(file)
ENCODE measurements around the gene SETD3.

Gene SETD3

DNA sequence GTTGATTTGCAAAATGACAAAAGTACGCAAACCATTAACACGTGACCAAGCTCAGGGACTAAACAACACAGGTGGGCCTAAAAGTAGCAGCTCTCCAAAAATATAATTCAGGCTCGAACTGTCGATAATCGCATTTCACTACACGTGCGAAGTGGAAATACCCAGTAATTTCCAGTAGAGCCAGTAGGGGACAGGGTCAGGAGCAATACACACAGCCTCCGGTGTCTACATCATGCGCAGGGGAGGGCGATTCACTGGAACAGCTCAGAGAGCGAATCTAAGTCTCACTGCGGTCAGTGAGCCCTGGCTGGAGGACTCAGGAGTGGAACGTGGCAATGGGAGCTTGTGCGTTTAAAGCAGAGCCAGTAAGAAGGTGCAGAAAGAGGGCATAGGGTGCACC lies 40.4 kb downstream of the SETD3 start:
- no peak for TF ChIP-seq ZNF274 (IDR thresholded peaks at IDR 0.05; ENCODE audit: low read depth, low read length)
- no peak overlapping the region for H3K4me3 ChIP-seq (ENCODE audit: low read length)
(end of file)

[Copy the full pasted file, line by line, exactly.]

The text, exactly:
ENCODE measurements around the gene SETD3.

Gene SETD3

DNA sequence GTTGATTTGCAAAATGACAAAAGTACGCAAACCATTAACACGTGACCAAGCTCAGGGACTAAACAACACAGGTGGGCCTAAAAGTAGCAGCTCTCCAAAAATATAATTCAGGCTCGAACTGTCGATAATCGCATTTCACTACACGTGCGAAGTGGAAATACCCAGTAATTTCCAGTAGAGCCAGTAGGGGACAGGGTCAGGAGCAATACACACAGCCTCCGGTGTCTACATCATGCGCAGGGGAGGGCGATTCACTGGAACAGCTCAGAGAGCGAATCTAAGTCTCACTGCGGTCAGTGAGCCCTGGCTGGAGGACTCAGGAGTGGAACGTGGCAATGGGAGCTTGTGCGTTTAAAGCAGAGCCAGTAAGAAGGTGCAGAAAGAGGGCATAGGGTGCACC lies 40.4 kb downstream of the SETD3 start:
- no peak for TF ChIP-seq ZNF274 (IDR thresholded peaks at IDR 0.05; ENCODE audit: low read depth, low read length)
- no peak overlapping the region for H3K4me3 ChIP-seq (ENCODE audit: low read length)